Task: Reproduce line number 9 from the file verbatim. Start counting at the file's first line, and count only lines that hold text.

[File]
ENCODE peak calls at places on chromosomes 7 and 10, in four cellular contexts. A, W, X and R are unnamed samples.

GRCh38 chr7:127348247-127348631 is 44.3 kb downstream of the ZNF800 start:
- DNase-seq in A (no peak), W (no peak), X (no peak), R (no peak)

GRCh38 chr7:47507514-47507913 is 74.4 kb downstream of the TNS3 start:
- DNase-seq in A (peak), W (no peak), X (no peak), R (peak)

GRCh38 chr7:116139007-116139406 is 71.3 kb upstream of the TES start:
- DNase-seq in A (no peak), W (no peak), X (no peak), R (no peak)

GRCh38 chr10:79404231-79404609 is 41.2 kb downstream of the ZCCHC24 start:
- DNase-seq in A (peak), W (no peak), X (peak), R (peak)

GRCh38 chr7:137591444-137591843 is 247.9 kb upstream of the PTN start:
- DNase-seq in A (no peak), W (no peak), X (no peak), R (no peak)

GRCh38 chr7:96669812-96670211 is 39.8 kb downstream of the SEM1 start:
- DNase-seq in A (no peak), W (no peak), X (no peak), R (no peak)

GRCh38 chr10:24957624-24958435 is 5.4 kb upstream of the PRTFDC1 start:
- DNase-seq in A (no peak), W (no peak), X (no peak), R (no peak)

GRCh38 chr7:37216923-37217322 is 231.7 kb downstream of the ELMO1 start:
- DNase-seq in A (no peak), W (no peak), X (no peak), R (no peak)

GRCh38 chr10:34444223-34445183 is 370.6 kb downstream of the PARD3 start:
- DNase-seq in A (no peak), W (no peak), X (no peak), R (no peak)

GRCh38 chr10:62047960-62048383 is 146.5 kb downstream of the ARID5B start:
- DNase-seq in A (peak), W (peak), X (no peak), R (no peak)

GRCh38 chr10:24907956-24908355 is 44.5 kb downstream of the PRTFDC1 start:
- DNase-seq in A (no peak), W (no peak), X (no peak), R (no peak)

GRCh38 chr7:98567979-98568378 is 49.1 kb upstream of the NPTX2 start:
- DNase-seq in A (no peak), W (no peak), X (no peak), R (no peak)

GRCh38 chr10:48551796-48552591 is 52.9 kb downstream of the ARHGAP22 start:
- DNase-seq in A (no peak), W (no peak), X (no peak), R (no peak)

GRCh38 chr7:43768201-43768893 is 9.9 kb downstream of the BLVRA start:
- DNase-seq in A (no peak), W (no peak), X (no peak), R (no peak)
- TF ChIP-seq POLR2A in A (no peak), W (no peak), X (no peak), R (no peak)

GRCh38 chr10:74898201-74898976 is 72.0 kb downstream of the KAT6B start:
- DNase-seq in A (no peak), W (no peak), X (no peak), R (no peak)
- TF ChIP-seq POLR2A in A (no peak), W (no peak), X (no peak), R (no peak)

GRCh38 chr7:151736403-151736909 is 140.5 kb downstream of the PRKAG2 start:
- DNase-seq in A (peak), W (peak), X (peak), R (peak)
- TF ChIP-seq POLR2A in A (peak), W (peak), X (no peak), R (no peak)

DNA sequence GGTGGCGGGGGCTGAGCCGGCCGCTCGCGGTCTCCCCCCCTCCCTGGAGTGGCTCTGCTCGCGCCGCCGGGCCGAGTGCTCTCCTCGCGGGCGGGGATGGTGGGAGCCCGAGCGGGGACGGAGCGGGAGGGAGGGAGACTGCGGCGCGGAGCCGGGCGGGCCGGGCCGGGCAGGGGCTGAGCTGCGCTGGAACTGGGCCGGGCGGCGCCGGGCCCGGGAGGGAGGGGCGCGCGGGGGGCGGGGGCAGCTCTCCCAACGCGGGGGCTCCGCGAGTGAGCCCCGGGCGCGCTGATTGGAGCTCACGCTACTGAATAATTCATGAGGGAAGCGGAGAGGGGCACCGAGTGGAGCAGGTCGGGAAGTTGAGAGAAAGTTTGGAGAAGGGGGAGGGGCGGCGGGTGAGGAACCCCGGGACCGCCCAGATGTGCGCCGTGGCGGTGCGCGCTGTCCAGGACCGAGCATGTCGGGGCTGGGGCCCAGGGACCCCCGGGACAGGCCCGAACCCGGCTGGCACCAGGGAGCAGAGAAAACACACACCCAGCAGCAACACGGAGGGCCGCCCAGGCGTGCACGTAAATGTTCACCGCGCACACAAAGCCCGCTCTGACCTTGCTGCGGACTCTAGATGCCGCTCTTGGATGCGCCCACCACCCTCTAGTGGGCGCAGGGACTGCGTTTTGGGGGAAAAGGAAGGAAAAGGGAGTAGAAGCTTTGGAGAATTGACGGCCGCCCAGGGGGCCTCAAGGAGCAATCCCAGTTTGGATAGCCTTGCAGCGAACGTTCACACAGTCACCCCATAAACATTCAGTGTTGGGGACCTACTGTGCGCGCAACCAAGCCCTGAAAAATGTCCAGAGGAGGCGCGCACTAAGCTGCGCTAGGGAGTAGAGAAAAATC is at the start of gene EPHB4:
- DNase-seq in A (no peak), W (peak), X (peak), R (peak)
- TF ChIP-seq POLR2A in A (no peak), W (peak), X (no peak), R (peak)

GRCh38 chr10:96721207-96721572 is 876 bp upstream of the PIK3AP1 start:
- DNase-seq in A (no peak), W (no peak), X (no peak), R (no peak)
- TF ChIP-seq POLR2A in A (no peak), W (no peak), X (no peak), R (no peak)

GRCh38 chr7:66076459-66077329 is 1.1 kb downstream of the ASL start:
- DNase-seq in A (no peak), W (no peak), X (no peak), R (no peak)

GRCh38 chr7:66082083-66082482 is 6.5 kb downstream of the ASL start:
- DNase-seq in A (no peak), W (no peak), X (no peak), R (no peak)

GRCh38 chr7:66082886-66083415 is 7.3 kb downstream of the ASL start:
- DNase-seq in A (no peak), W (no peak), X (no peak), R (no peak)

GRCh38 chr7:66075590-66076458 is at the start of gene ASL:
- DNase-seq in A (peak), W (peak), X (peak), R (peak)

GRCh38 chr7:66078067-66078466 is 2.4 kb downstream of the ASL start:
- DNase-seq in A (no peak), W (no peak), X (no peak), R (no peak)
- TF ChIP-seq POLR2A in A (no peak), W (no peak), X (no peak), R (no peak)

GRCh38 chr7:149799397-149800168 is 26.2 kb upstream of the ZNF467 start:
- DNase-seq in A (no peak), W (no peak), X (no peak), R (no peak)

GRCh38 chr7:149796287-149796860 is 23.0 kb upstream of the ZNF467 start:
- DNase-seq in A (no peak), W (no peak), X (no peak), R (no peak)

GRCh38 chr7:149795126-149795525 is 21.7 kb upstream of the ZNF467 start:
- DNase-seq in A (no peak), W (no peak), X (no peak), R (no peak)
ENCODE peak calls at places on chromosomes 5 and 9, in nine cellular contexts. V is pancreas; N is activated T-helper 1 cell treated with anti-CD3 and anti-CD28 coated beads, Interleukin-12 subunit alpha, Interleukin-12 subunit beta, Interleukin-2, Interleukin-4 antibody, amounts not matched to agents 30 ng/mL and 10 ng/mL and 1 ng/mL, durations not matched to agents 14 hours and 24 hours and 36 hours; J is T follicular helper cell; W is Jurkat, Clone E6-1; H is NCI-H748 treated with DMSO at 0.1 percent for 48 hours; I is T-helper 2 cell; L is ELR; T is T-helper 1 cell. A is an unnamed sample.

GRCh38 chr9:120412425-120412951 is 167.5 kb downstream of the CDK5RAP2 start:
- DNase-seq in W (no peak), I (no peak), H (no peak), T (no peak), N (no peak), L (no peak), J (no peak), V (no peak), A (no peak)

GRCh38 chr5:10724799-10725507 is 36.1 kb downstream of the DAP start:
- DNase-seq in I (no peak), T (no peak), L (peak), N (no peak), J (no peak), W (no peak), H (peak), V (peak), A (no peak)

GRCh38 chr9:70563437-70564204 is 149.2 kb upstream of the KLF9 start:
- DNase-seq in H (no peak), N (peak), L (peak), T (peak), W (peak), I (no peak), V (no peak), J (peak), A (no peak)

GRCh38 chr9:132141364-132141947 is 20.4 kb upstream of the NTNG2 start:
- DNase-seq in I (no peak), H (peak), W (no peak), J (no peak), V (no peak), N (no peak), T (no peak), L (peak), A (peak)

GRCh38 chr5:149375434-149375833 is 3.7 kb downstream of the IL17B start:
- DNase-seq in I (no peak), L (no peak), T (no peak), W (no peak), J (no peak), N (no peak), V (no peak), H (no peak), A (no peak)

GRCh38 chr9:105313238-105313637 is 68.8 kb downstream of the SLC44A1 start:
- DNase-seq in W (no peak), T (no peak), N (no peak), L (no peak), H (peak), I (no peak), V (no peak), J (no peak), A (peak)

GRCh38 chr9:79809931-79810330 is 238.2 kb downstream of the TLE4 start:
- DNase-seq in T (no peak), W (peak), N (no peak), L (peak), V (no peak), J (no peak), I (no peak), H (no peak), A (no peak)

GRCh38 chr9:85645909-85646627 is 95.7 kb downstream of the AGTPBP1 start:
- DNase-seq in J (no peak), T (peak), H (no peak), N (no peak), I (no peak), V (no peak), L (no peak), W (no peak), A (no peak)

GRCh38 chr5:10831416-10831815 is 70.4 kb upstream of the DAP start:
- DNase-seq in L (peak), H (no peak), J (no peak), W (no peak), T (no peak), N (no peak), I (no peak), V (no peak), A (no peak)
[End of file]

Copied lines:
- DNase-seq in A (peak), W (no peak), X (peak), R (peak)